In different parts of Central, some of the protesters were trapped between police cordons, and one senior officer (recorded on tape) shouted at the protesters that “do not let them leave” and ordered his subordinates to surround the protesters.

VJMedia, an independent online media (relatively new), published a very detail and probably the most unbiased article illustrating the details of what exactly happened during the march. I’m not translating it here, but if i receive any request (even one!) I’ll translate it for the English readers.

Please leave your comments.

2012 Report to Congress U.S.-CHINA ECONOMIC AND SECURITY REVIEW COMMISSION

I bumped into a Cantonese blog yesterday, and think this is a minor positive progress.

Approximately 30 pages in the US-China Economic and Security Review Commission Report are reporting on Hong Kong, a few key points are highlighted below:

1. Pro-Beijing parties enjoyed a financial advantage over their rivals, which enabled them to build extensive logistical networks to mobilize voters and exploit Hong Kong’s electoral peculiarities. (p.267)

2. Babies born in the territory enjoy the privileges of Hong Kong citizenship: access to the city’s superior health and education systems, and greater freedom to travel and settle inside and outside China.(p.267)

3. So-called ‘‘birth-tourism’’ quickly became a hot-button issue, with some going so far as to depict mainland Chinese as ‘‘locusts.’(p.268)

4. Censorship controversies at the South China Morning Post, one of Hong Kong’s most prominent newspapers, increased following the appointment of Wang Xingwei as editor-in-chief in January 2012. Mr. Wang, a former China Daily reporter, concurrently serves as a member of Jilin Province’s Political Consultative Conference, 424 a Chinese Communist Party-selected and -controlled organization. In June, he was accused of censoring coverage of the death of Li Wangyang, a well-known Chinese dissident. (p.270)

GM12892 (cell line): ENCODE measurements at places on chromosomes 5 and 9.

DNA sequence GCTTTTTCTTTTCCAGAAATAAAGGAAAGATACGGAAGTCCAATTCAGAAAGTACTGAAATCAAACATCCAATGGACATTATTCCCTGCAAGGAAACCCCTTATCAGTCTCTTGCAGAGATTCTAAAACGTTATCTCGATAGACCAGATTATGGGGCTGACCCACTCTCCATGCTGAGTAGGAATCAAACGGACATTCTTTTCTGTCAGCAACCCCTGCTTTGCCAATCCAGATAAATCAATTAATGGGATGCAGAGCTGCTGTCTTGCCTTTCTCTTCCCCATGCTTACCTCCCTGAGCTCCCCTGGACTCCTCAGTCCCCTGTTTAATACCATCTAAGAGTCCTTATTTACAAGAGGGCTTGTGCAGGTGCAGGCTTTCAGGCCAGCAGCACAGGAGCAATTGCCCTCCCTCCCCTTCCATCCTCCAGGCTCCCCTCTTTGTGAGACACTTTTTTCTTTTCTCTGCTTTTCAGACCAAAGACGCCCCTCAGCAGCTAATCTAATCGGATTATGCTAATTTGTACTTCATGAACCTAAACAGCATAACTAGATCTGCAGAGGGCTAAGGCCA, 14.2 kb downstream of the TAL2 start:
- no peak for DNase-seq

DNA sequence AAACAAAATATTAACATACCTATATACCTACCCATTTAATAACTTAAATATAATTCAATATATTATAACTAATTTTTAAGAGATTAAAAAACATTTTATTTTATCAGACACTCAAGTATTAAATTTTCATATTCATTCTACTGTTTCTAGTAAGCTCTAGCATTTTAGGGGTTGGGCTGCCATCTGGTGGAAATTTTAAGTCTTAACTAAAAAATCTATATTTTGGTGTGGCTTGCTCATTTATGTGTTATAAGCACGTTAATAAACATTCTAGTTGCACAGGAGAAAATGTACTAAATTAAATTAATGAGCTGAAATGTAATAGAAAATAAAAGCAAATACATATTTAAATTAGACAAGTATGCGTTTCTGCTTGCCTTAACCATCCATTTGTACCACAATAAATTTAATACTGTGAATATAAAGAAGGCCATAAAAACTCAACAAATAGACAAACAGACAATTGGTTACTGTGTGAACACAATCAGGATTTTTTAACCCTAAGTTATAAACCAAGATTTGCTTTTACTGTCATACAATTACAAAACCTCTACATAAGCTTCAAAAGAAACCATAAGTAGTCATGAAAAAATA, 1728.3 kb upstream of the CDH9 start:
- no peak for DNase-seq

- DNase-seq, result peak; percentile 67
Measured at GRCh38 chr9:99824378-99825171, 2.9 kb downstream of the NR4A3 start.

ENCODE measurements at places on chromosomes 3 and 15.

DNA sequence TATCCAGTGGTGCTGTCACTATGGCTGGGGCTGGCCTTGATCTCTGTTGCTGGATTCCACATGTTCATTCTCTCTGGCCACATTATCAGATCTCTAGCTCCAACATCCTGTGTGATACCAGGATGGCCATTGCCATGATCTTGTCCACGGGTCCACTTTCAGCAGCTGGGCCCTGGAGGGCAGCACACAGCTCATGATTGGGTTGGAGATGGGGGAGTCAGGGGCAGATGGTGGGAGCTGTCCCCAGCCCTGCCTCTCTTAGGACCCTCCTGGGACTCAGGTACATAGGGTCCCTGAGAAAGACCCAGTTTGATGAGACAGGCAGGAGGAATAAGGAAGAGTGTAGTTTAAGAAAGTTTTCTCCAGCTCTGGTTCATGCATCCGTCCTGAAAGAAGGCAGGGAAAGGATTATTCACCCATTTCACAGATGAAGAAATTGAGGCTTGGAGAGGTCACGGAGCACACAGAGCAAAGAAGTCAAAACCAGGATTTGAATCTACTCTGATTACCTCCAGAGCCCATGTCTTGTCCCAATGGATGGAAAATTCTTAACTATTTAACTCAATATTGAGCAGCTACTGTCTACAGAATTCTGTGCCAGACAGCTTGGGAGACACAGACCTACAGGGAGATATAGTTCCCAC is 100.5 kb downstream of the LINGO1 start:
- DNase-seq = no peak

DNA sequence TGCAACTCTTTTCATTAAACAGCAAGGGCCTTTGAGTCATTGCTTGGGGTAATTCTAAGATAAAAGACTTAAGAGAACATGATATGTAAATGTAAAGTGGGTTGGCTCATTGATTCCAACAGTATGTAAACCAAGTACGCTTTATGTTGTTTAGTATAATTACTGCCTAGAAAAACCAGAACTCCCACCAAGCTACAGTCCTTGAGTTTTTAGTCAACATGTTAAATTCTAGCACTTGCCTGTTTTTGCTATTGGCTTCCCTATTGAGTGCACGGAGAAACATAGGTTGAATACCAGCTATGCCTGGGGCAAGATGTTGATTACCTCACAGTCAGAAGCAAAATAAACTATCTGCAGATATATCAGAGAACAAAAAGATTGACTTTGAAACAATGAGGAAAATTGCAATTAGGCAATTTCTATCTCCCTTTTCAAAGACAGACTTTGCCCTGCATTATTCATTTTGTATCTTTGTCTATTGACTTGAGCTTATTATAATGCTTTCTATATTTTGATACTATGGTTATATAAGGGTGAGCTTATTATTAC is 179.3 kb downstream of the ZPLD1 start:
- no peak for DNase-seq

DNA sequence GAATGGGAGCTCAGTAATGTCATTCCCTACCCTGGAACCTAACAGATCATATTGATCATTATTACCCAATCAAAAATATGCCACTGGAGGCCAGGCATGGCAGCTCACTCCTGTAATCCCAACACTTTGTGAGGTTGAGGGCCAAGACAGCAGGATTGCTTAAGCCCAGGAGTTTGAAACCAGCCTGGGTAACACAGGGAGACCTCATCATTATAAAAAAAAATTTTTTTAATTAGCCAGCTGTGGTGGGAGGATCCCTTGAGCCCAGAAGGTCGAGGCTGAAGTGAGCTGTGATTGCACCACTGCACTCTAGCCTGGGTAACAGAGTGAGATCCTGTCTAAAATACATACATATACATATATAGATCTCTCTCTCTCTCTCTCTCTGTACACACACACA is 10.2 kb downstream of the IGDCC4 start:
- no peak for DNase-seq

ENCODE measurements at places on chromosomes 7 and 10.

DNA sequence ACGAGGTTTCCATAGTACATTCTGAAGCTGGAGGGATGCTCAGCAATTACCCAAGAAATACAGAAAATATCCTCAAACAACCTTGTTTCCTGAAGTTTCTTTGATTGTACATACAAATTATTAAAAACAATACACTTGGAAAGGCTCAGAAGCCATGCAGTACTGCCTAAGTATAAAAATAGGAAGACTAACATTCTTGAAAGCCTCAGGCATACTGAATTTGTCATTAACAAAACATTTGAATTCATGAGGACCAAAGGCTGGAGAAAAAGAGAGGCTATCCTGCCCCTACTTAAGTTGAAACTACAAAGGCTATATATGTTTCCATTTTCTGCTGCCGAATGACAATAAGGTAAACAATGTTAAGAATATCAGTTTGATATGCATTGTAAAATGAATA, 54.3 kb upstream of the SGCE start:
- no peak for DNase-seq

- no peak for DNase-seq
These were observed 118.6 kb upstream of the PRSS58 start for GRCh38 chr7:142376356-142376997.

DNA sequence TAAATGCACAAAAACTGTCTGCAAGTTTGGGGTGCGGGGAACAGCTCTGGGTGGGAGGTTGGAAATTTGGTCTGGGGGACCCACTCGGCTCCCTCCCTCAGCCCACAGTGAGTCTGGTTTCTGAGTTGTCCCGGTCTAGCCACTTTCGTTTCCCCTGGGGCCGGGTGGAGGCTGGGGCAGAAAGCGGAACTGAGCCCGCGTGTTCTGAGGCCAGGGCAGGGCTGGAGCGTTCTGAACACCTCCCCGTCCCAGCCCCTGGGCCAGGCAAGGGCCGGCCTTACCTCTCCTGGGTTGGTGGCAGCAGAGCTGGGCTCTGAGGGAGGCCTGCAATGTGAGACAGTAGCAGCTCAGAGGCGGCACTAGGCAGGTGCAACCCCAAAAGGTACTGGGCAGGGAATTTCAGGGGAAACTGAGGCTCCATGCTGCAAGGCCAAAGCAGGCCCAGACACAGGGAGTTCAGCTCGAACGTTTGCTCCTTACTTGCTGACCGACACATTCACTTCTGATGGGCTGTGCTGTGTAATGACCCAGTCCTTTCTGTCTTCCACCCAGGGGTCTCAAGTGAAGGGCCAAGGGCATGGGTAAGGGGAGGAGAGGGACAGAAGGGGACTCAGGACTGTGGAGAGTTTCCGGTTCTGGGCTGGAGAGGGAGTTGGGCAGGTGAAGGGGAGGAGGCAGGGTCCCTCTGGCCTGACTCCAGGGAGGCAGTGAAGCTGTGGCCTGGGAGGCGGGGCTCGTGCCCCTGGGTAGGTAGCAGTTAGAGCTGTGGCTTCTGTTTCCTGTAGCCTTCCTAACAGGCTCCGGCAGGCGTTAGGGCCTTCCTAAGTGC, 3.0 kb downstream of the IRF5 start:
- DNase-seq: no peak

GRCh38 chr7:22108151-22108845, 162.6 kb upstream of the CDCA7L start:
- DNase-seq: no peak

5. The city’s public schools were going to be required to begin teach- ing a course in ‘‘moral and national education’’ by 2015, which some called a thinly veiled ‘‘brainwashing’’ effort evocative of the Cultural Revolution.(p.272)

6. Beijing’s increasing influence in Hong Kong’s affairs calls into question the security of advanced technology products exported from the United States to Hong Kong.(p.273)

7. Congress reauthorize Section 301 of the U.S.-Hong Kong Policy Act of 1992, which requires the U.S. secretary of State to submit an annual report to Congress on political, economic, and social developments in Hong Kong of relevance to the United States. This should include reporting on mainland interference in Hong Kong’s internal political affairs and Chinese efforts to leverage the territory as a platform for the internationalization of the RMB.(p.274)

8. Congress review the U.S.-Hong Kong Policy Act of 1992 to deter- mine its continued applicability. In particular, Congress should review the security of advanced technology products exported from the United States to Hong Kong.(p.274)

9. Members of Congress, when visiting mainland China, also visit Hong Kong and that Congress encourage senior administration officials, including the secretary of State, to make visits to Hong Kong part of their travel.(p.274)

Glad to know that the US is monitoring Hong Kong closely, and I hope the US will actually react and stop the PRC from further interfering Hong Kong’s autonomy, and gradually Hong Kong can go independent!

Hong Kong People Demand Referendum

Facebook has been the most important tool for many people movements and activists.

In a couple of months ago, over 120,000 Hong Kong people went on the street to protest against the Moral and National Education Curriculum. Hong Kong’s activities are using Facebook to call for actions and gather people who share the same or similar ideas.

Long See, is one of the famous ones on Facebook because of the pictures and graphics he/she produces on a regular (if not daily) basis. Today, Long See posted a new one:

Image

1-Country-2-System is Destroyed
Joint Declaration is Lapsed
High degree of autonomy is Gone
We Demand Independence Referendum in HK

Looks like there are more and more people becoming painful away of the fact that the PRC government’s master plan on colonising Hong Kong. There are numerous evidences that point to this conclusion.

Again, something that I want to write more about – things just emerge so quickly and so frequently that I find it hard to keep up with. Please bear with me, I’ll do my best…

Stay tune to more articles about why many think that Hong Kong is dying (not those who live outside of HK), why it should be saved and who (in my point of view) should be responsible for foreseeable death of HK hence must help to Free Hong Kong!